• The PageRank of a Twitter profile.
Think of it this way, who would you rather have link to your website?

The idea of author quality is much like PageRank for web pages. If a web page has 100 links, each from a different page with a PageRank of 0, they probably provide the same SEO value as a single link from a web page with a high PageRank. A link tweeted by a respected and well-followed person on Twitter will be worth more - both for your reputation and your SEO - than 100 tweets from spam-y bot accounts.

Something to keep in mind is that using bots or cheap labor to create a ton of Twitter accounts and tweet links to your site would be nothing but a spam-y waste of time and money. You won't get any SEO value, and you could be identified as a cause of Twitter spam.

If you notice a spam-y Twitter account, click "report [username] for spam".

What Can I Do To Encourage Tweets and Links?

  1. This should be pretty obvious - I hope. Create great content that people will want to share.
  2. Make it easy for people to tweet and share your content. Consider including a Twitter button, a call to action, or some simple way for people to share a link to your website.
  3. Engage with your followers and attract new, quality ones. See our Twitter Marketing 101 article for guidance.
  4. Keep tabs on who has mentioned or linked to you and thank them. You can also ask them to link to the newest thing you've created.

Friday, May 6, 2011

Google Algorithm Update – Is Bounce Rate a Ranking Signal?

Is bounce rate now considered as part of a website ranking criteria? After the release of the data about the Panda winners and losers in the UK, SearchMetrics said:

“It seems that all the loser sites are sites with a high bounce rate and a less time on site ratio. Price comparison sites are nothing more than a search engine for products. If you click on a product you ‘bounce’ to the merchant. So if you come from Google to listing page, than you click on an interesting product with a good price and you leave the page. On Voucher sites it is the same. And on content farms like ehow you read the article and mostly bounce back to Google or you click Adsense.”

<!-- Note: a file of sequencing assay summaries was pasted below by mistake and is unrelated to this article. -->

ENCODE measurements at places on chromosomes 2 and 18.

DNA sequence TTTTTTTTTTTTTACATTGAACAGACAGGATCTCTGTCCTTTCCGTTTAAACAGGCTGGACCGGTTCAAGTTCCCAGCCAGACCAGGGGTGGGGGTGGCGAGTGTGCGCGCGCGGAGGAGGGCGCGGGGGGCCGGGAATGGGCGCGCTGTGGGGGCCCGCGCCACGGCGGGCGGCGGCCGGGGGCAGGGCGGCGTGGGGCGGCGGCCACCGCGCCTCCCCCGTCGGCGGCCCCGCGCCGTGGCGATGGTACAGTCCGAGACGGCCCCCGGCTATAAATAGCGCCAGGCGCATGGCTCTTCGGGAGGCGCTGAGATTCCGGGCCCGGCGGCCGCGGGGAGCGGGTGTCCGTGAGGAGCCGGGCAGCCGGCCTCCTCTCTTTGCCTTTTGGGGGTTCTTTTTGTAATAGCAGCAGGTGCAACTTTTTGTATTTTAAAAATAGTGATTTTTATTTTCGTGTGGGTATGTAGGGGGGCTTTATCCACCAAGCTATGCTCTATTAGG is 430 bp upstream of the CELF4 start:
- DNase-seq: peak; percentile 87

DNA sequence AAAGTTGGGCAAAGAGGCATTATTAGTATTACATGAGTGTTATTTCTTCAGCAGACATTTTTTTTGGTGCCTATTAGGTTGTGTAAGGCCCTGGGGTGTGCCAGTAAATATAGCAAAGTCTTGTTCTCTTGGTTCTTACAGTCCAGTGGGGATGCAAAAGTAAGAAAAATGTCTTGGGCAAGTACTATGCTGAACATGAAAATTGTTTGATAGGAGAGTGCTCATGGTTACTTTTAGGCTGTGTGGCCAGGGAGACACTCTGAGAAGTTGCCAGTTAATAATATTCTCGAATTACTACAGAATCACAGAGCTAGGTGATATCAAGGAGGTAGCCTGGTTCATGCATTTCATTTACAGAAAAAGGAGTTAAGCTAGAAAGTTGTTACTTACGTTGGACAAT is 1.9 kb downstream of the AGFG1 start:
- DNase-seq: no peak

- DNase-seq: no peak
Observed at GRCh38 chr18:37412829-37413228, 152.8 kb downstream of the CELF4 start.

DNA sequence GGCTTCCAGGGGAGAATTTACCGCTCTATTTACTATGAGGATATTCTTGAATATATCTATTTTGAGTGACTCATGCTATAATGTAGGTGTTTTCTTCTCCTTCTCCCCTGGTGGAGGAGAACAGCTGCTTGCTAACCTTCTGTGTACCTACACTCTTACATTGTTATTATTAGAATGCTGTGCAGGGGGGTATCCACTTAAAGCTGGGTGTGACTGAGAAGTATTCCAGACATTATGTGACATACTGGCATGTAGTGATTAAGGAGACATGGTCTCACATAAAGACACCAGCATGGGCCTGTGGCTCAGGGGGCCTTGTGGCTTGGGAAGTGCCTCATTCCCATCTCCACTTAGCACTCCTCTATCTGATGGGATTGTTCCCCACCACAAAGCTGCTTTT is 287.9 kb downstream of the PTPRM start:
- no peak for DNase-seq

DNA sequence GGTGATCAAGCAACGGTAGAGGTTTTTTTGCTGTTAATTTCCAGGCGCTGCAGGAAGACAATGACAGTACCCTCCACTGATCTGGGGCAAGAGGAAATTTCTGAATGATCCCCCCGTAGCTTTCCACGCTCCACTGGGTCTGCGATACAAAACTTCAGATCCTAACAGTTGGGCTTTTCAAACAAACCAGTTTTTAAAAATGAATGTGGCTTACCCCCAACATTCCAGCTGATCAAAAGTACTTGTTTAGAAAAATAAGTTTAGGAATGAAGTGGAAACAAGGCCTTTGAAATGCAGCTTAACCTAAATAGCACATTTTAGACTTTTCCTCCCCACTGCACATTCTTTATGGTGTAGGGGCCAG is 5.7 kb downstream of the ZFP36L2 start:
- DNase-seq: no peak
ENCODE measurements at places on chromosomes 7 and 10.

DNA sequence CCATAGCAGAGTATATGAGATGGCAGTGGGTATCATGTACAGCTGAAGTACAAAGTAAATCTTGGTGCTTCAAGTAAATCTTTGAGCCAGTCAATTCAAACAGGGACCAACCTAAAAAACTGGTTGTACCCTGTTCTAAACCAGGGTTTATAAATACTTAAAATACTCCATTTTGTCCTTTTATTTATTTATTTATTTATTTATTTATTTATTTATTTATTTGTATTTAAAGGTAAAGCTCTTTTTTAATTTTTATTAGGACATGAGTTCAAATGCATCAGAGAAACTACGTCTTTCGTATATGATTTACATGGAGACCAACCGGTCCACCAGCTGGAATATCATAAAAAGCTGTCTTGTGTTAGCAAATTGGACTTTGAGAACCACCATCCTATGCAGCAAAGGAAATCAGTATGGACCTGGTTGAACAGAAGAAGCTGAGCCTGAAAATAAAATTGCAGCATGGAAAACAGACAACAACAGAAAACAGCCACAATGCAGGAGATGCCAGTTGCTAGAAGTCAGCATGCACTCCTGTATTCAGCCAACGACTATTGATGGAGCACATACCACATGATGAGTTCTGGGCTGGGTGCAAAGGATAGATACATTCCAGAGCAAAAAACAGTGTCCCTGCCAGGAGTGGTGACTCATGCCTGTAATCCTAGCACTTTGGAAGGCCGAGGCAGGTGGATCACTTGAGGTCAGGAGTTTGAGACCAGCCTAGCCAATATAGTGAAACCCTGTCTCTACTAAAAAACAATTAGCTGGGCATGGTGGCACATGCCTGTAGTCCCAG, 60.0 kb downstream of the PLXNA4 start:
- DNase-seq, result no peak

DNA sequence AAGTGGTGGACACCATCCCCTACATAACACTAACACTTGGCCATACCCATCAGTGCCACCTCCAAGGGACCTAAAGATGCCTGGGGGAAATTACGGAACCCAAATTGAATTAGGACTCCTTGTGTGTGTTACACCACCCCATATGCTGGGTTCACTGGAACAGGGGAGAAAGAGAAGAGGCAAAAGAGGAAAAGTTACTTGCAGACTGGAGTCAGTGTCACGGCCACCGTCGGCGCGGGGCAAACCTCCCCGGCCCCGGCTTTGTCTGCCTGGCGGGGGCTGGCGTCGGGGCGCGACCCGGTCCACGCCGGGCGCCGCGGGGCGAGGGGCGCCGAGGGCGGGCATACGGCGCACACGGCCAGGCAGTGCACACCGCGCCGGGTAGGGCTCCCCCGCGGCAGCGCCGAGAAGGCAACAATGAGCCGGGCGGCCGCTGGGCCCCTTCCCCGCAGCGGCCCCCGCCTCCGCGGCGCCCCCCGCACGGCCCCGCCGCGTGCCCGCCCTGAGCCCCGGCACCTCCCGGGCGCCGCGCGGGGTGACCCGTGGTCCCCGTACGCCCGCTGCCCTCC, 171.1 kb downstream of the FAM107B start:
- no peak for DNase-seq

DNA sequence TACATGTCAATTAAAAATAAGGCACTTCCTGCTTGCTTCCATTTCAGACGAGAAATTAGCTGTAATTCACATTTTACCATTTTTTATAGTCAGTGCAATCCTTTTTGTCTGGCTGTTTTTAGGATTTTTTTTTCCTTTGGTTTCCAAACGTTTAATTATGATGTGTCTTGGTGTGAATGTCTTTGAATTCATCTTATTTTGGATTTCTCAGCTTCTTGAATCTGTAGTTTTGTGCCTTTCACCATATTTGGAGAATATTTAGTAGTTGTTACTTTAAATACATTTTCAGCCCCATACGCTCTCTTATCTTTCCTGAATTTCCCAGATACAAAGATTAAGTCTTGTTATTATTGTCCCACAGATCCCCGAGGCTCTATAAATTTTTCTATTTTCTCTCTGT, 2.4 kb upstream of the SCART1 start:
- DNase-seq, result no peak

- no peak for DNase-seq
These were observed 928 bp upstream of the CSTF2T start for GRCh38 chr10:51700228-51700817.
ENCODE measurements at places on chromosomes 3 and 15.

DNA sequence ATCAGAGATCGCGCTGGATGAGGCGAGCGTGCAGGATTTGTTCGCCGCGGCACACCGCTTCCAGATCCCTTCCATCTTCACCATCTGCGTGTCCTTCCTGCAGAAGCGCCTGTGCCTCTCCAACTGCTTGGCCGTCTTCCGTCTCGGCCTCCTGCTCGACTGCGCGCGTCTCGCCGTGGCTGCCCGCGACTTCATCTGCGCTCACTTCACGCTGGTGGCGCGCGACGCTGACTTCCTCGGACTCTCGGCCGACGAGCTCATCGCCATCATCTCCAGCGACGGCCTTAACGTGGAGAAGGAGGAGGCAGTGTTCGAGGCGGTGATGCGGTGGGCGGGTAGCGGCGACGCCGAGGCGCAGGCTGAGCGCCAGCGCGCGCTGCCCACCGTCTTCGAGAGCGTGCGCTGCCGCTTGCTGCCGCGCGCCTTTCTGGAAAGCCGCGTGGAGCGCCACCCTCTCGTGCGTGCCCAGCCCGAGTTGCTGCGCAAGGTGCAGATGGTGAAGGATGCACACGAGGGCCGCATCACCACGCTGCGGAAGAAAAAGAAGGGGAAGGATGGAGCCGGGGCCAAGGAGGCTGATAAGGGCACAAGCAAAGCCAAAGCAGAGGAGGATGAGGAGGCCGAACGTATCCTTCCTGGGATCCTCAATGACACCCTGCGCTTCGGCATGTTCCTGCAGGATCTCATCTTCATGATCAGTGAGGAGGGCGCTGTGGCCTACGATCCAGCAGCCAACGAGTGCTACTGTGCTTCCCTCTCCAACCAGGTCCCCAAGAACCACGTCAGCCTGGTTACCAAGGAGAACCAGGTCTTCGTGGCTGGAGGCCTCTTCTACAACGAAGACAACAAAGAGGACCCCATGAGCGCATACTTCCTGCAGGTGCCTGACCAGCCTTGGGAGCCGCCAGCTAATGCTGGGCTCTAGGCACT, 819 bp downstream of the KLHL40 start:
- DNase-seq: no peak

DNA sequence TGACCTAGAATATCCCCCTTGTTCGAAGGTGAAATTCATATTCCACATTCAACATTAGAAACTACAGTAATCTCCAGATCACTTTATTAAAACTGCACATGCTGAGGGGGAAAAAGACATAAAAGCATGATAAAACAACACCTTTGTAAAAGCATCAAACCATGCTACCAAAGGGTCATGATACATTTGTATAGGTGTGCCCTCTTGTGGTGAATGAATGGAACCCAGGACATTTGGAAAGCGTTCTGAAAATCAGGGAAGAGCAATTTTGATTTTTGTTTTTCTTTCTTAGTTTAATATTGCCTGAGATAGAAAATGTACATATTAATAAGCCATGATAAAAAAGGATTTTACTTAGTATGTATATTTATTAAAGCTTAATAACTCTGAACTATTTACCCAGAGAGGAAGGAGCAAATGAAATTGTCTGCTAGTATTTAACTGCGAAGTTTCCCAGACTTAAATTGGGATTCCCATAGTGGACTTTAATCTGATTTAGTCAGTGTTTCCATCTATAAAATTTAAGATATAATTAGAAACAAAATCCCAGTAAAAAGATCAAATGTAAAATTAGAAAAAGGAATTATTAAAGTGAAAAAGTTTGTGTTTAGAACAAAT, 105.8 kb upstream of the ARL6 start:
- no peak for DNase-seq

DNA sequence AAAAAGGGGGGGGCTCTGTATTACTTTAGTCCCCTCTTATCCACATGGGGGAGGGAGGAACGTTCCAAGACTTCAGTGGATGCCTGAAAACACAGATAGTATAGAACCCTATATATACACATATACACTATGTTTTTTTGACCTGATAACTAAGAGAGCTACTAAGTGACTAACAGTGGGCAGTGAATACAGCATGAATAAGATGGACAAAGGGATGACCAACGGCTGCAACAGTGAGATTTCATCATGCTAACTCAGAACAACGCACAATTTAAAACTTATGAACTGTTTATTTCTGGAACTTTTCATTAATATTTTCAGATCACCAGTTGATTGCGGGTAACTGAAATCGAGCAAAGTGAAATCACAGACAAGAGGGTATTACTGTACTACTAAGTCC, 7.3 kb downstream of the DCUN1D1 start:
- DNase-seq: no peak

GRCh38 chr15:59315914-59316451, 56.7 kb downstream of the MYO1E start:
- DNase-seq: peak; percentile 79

“And on the winners are more trusted sources where users browse and look for more information,” the firm added. “Where the time on site is high and the page impressions per visit are also high. Google’s ambition is to give the user the best search experience. That’s why they prefer pages with high trust, good content and sites that showed in the past that users liked them.”

WebmasterWorld Founder Brett Tabke wrote in a recent forum post, discussing what he calls the “Panda metric“, that:

“Highly successful, high referral, low bounce, quality, and historical pages have seen a solid boost with panda.”
Google’s Matt Cutts recent video on ranking in 2011 talks about increasing site speed, and how this can keep users on your site longer (IE: not bouncing), you can increase your ROI. Speed is a ranking signal. We know that. Speed can reduce bounce rate. Even if Google doesn’t use bounce rate directly, there is a strong relationship here.

Matt McGee at SearchEngineLand said:

“It’s important to note how Google defines Bounce Rate,” he adds. This is below:

“Bounce rate is the percentage of single-page visits or visits in which the person left your site from the entrance (landing) page. Use this metric to measure visit quality – a high bounce rate generally indicates that site entrance pages aren’t relevant to your visitors. The more compelling your landing pages, the more visitors will stay on your site and convert. You can minimize bounce rates by tailoring landing pages to each keyword and ad that you run. Landing pages should provide the information and services that were promised in the ad copy.”